Supreme Court nominee Neil Gorsuch’s baffling ruling against a commercial truck driver who had to temporarily abandon his tractor-trailer to save himself from freezing to death appears to have pushed enough Democrat votes in the Senate to successfully impede the nomination.
The case of truck driver Alphonse Maddin against his former employer, Trans Am Trucking, was widely circulated by the news and social media after Mr. Gorsuch sparred with Sen. Al Franken (D-Minn.), who used the case to demonstrate how Mr. Gorsuch may be unfit to serve as a Supreme Court Justice.
In 2009, Mr. Maddin was driving in Illinois in subzero temperatures when the brakes on his loaded tractor-trailer froze. After he called Trans Am to send help, the truck’s heater gave out and the cabin of the truck grew increasingly colder to the point where Mr. Maddin began to experience the symptoms of hypothermia, including numbness, fatigue, trouble breathing, and slurred speech. Mr. Maddin said he fell asleep waiting for the help that never arrived and noticed when he woke up that the temperature in the cabin of his truck was 14 degrees below zero.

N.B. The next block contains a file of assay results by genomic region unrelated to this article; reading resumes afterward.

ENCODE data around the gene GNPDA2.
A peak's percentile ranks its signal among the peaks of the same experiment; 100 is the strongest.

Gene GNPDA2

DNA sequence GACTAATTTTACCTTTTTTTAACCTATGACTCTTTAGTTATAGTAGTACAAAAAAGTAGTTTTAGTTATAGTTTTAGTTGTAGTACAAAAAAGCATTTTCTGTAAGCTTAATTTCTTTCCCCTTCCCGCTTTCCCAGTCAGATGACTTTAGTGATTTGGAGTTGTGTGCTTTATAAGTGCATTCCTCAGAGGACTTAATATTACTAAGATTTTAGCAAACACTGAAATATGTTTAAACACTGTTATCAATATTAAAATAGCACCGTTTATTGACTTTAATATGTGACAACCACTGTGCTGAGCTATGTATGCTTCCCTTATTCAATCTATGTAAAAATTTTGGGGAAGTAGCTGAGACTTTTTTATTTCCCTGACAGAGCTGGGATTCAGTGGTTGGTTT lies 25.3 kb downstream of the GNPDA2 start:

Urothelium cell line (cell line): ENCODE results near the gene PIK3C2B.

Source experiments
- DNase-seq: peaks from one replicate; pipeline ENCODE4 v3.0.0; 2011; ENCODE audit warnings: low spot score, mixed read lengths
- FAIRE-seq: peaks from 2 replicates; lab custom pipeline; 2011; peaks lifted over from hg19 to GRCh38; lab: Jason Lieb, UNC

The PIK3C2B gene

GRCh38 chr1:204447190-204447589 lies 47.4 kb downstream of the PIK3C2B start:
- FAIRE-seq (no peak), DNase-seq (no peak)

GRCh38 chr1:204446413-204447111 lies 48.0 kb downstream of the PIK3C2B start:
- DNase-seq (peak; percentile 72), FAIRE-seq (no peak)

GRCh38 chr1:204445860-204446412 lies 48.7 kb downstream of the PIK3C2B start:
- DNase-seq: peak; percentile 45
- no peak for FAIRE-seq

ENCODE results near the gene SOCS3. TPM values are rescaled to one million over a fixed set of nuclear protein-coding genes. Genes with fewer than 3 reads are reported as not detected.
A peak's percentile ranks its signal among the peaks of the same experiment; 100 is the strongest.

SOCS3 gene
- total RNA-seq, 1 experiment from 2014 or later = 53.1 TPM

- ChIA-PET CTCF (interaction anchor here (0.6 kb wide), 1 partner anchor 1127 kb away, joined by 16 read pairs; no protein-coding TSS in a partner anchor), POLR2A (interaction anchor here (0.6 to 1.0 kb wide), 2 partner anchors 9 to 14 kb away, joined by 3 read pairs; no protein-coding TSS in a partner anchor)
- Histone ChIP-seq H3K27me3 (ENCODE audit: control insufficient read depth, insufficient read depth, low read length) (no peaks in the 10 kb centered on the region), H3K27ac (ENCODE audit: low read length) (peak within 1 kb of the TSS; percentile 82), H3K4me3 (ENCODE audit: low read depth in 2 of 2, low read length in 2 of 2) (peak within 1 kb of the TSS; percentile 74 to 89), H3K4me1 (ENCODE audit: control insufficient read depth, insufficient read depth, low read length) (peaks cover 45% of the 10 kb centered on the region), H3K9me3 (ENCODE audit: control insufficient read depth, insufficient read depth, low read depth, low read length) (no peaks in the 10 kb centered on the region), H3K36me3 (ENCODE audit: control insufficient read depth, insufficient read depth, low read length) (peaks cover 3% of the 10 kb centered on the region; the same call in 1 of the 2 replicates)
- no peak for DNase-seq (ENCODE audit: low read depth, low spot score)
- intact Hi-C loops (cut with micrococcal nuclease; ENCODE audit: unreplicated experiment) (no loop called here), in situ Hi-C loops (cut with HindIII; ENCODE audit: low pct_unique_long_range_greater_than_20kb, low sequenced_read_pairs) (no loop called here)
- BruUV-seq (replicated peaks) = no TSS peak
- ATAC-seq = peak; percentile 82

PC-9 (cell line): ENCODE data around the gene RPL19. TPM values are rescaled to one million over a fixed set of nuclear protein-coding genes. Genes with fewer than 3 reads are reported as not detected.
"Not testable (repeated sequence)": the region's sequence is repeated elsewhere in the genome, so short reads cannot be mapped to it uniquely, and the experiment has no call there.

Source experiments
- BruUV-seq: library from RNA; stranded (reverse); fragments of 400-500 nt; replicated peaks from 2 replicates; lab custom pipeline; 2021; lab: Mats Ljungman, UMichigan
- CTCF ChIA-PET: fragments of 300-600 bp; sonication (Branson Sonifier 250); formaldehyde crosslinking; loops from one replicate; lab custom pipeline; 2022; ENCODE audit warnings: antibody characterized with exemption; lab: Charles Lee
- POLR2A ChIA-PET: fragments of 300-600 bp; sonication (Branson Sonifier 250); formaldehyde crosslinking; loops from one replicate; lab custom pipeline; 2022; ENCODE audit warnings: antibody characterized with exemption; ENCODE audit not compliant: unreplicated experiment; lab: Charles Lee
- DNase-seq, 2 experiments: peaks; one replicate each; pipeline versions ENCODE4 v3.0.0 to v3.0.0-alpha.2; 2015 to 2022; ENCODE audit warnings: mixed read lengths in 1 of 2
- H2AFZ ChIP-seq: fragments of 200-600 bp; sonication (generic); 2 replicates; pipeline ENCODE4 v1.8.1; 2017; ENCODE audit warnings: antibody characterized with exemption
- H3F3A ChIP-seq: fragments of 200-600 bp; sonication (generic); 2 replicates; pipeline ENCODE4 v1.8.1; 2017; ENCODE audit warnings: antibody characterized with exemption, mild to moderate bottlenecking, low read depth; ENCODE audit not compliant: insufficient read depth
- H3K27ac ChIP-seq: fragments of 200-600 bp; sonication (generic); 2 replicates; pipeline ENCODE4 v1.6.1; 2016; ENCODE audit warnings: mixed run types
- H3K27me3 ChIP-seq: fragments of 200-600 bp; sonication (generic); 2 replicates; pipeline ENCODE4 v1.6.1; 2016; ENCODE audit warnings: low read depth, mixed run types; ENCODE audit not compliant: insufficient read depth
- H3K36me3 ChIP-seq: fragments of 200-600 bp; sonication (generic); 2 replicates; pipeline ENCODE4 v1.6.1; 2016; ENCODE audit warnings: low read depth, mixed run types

Mr. Maddin talked with Trans Am multiple times throughout the ordeal, each time being told to remain with the truck until help arrived. It wasn’t until he knew he would freeze to death if he remained in the truck that Mr. Maddin left the trailer to go somewhere to warm up.
He later returned to the truck and finished the job, but Trans Am fired him anyway for disobeying its orders to remain with the vehicle.
Mr. Maddin sued Trans Am over for wrongful termination and won his case at every level in multiple courts. When Trans Am appealed and the case went to the 10th Circuit Court of Appeals (the court on which Mr. Gorsuch currently sits), Mr. Gorsuch gave the court’s lone dissenting opinion against Mr. Maddin, who still won the case with the other judges ruling in his favor.
When questioned about his dissent during the confirmation hearing, Gorsch defended his stance in the case saying federal law only protects commercial drivers who refuse to work because of bad weather, a safety violation, or illness, and said Mr. Maddin’s case technically fit none of those criteria.
“It might be fair to ask whether TransAm’s decision was a wise or kind one. But it’s not our job to answer questions like that. Our only task is to decide whether the decision was an illegal one,” Gorsuch wrote in his dissent.
Sen. Franken called Gorsuch’s opinion in the case “an absurdity,” and he and other senators used the dissent to demonstrate that Gorsuch is too ready to side with corporate interests no matter how ruthless those interests are, even to the point of valuing a truck run over a human life.